As Jog noted in his column this week, the final issue of Neonomicon just came out, so now I have to figure out whether or not it's worth resurrecting the Comics Comics Comic-Book Club one more time, possibly in mutated form. Those of you who were reading along, stay tuned -- I'll figure something out.

Now, to the links:

Multiple birds killed with one stone in this brief review. A model of the short form.

Richard O'Connor digs up an old George Plimpton introduction to a Bill Plympton collection.

I suppose now that we've made the move to the Journal, I no longer am obligated to bring to your attention all news on Steve Gerber. But old habits die hard. Here's a Scott Edelman interview with the writer. The audio's a little poor, unfortunately, but Gerber is a good talker.

Carol Tyler is more charming when she gets purist about comics terminology than John Byrne is. Big claim, I know,

Speaking of Byrne, Roberto Batuel at the Comics Grid offers a short and perhaps slightly too reverential take on the infamous blank pages of Alpha Flight issue 6.

Normally I like to leave comic-book movie news to Dapper Dan, but just this once: the producers of the new live-action adaptation of Akira are reportedly hoping to cast white actors as the main characters (and change the location from "Neo Tokyo" to "New Manhattan"). Some are complaining, but they are probably forgetting how well Roland Emmerich's Godzilla came out.

You're probably seen word going around about the shirts Daniel Clowes designed for Stüssy. (Interview here.) They're beautiful, as were the ones the Hernandez Bros did a while back, but I have to wonder: Am I the only one who would have trouble wearing a shirt with a Stüssy logo that big? I guess I'm just getting old.

For the Utne Reader, Joe Sacco goes to New Jersey.

6 Responses to Potpourri

  1. oldjohnnynoeyes says:

    In regards to the various shirts Stussy has put out featuring comics artists, Fantagraphics should get back to making t-shirts! I've been trying to find a Love and Rockets or Hate shirt forever. People would buy them!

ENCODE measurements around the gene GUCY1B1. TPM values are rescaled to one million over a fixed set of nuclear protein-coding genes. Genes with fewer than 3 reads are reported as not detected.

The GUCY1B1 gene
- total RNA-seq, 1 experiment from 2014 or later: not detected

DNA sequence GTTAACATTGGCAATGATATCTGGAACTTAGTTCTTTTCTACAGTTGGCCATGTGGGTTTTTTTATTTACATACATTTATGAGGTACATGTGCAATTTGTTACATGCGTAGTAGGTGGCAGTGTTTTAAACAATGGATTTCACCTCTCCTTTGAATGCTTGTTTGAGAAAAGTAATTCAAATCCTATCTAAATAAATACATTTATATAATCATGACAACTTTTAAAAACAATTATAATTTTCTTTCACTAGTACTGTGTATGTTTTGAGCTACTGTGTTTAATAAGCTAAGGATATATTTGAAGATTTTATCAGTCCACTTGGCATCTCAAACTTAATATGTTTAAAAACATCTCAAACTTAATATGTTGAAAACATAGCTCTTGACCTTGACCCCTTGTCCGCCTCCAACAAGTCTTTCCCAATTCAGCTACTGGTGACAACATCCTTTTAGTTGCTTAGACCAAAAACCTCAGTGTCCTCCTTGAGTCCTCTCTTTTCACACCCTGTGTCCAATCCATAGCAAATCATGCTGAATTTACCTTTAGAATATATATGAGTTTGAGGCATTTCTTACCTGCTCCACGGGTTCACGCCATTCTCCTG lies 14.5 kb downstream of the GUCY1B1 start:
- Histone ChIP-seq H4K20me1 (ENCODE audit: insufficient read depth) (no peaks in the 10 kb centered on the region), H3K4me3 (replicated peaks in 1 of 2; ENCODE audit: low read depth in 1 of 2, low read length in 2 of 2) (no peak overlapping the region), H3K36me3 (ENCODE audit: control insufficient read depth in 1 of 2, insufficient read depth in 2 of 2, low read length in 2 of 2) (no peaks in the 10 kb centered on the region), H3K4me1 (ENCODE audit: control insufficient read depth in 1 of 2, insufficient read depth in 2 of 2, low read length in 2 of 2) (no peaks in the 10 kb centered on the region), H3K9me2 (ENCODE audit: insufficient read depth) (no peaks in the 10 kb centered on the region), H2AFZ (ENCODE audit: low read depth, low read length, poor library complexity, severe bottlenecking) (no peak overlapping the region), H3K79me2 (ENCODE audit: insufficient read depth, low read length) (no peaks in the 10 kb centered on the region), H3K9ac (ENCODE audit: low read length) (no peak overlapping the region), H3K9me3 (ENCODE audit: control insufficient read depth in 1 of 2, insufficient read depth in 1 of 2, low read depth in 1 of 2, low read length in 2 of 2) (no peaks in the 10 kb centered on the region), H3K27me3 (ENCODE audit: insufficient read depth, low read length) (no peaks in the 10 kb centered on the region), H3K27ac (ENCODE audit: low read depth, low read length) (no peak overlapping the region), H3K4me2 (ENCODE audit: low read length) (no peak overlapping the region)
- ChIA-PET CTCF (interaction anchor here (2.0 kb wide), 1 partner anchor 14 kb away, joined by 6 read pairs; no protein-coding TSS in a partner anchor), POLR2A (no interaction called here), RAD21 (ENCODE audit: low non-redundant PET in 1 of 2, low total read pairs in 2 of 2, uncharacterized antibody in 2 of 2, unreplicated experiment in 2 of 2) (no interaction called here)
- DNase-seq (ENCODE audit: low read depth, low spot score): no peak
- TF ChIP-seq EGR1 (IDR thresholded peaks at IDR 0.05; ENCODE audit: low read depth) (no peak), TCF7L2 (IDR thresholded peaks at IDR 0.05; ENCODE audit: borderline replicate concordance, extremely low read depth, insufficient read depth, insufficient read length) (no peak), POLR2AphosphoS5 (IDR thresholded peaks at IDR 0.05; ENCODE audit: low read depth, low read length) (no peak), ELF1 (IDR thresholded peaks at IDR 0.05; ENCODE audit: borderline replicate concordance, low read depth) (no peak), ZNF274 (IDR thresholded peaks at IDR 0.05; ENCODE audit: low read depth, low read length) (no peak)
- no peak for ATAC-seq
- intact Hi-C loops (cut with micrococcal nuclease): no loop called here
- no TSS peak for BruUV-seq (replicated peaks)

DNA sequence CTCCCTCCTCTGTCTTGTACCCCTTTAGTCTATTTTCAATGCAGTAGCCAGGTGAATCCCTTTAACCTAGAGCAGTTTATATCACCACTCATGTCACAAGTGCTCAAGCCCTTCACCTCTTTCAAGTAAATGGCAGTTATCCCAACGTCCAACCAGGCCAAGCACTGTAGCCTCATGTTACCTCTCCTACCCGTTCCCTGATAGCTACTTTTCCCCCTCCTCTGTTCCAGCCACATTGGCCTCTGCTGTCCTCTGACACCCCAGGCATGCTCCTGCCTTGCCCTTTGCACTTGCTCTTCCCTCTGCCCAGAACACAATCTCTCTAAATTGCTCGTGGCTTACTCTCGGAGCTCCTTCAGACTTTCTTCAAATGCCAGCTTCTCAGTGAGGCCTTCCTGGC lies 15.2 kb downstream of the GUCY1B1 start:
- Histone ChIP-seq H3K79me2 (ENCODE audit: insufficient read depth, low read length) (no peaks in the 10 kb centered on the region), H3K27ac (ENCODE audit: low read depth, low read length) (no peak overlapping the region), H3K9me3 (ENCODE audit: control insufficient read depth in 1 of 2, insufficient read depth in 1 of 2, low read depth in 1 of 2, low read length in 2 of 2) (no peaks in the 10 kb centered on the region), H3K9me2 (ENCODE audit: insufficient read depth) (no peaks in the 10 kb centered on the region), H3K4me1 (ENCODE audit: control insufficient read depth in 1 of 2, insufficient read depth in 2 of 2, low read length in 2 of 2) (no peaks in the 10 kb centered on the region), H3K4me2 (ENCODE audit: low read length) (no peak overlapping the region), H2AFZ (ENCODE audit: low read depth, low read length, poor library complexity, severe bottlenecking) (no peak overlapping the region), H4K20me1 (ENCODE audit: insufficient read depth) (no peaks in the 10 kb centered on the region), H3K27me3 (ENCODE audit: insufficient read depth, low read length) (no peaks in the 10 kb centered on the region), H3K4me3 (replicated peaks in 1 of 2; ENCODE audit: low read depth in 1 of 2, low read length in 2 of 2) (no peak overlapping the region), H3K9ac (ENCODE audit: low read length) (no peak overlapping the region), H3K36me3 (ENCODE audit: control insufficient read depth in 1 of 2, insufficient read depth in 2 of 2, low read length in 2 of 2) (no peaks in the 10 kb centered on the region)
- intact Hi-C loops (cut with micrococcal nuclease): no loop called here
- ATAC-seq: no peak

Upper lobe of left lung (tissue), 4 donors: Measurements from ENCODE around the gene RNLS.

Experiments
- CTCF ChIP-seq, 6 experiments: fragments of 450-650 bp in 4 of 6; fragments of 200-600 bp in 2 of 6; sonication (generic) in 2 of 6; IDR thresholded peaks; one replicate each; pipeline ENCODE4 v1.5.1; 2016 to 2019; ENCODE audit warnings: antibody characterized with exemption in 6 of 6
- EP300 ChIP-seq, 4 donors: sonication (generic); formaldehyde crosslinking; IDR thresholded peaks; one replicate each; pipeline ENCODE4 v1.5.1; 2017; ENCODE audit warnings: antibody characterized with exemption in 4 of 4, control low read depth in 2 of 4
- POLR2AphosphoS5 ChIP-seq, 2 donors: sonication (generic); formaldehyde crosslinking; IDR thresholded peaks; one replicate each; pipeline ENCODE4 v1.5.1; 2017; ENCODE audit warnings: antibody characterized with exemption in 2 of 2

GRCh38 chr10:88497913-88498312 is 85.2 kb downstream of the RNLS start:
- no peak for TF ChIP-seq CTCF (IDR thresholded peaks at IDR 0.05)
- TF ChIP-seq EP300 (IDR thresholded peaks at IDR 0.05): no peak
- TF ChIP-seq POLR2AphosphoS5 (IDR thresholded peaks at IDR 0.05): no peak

2. patrick ford says:

    Just noticing in the Archive viewer that at the time of TCJ #39 the magazine had a paid circulation of 9000.

    Now we know how Fantagraphics survived all these years. Gary socked away millions in the 70’s and has been coasting ever since.

  3. benjaminmarra says:

    I'm down for another salvo of Comics Comics Comic-Book Club devoted to Neonomicon. I was very apprehensive about the fourth issue of the series, worried that it wouldn't or couldn't deliver or tie up the loose ends. But I felt satisfied after finishing it. I'd like to see Moore return to the world he created for The Courtyard and Neonomicon. But I doubt there will be a follow-up somehow.

  4. Chris K says:

    I think Gary has talked about this a couple of times in interviews. He’s mentioned that TCJ survived in the shaky early days because Phil Seuling and Bud Plant each agreed to purchase a particularly large amount of the print run, probably more than they could reasonably expect to sell at the retail level. I think that’s probably the source of the surprisingly high number.

  5. patford says:

    It occurs to me that it would be difficult to overprint TCJ #301.
    That issue is destined to be in demand for many years. Libraries will order it, Art galleries will sell it, Professors will assign it, every current and future Crumb fan will want it.
    I'm not saying it will sell tons of copies right out of the gate, but it will be a staple pretty much forever.
    If only there were some way to remove Cerebus from the issue.

  6. ChanceFiveash says:

    "but they are probably forgetting how well Roland Emmerich’s Godzilla came out."


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